He-Man (heman) wrote,
He-Man
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He-Man and the House in the Swamp

HAPPY HE-MAN HALLOWEEN!






The wake of the flat boat spun iridescent waves into the brackish waters of the cypress swamp. The lights on the far shore marked Zodac's plantation house against the night sky.

I had intended to stay in this Halloween, but Zodac's emailed invitation to a party (which had strangely wound up in my bulk mail folder) got me thinking. Maybe it was healthier these days to spend a night amongst fake monsters than locked in a room with my own all-too-real ghosts. I adjusted my ginger mustache. There would be time for all that later. For now, like the souls of the dead, I was bound to go amongst the living.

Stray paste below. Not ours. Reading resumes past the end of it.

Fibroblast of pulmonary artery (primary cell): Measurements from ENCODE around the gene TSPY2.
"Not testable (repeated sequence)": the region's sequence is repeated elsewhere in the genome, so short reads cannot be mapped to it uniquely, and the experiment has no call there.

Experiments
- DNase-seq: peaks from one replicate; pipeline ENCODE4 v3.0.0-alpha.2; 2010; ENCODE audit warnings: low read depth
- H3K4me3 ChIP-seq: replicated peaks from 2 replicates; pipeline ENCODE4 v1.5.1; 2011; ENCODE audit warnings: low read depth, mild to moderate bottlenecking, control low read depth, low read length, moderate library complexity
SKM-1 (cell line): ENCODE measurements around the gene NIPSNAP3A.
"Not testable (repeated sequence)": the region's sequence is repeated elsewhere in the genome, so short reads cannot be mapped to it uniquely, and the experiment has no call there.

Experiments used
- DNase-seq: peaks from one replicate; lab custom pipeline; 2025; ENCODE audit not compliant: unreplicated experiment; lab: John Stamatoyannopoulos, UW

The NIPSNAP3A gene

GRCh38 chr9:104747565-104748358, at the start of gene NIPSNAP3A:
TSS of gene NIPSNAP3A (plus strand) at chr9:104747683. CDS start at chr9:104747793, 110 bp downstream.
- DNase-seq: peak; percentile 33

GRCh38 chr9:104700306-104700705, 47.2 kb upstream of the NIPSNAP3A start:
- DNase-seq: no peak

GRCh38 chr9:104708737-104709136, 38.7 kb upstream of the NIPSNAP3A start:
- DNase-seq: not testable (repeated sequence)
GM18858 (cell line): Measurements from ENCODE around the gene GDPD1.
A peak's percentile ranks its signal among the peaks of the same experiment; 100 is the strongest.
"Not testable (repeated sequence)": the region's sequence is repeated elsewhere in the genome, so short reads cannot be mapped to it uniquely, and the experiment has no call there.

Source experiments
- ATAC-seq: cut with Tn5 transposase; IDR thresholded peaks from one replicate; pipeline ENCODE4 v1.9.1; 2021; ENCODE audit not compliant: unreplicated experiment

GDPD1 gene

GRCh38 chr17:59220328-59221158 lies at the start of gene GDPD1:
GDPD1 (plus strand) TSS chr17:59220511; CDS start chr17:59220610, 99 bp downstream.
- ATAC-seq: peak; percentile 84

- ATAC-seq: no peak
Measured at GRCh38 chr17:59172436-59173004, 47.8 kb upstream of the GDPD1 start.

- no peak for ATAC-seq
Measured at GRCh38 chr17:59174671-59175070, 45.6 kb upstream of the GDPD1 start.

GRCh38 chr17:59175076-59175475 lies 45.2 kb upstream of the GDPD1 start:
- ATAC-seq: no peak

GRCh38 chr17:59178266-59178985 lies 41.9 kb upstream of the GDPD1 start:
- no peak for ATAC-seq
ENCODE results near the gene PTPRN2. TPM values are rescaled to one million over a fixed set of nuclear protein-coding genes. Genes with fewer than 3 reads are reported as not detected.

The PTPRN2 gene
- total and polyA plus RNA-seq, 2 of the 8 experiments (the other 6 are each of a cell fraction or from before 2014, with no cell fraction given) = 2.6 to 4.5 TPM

Mer-Man was already crying when my boat bobbed against the dock. "Hey, He-Man," he whined.
"Heya, Mer-Man. Why are you dressed like the guys from that 'Freeze Frame' video?" He was all in white with a lank black wig on.
"Oh, just--" he snotted, began to wail again, and ran away to stick his head under water.
"Don't pay attention to him," said Beast-Man, handing me a can of Red Stripe. He was dressed as Dido. It was a costume party. For my part, I was uniformed as an officer of the Royal Welch Fusiliers, down to the boots and collar tail.
"Mer-Man's just upset. You see, he came as Jack White and I was supposed to go as Meg, but I decided to come as Ziggy Stardust instead." I nodded like it all made sense to me and drank my beer.
"Who's he supposed to be?" I asked as Orko floated by.
"Les Yeux sans Visage," hissed the big-eared blue freak.
"Funny," said Mer-Man, who had by now gotten some control over himself, "he told me he was the Boy with the Arab Strap."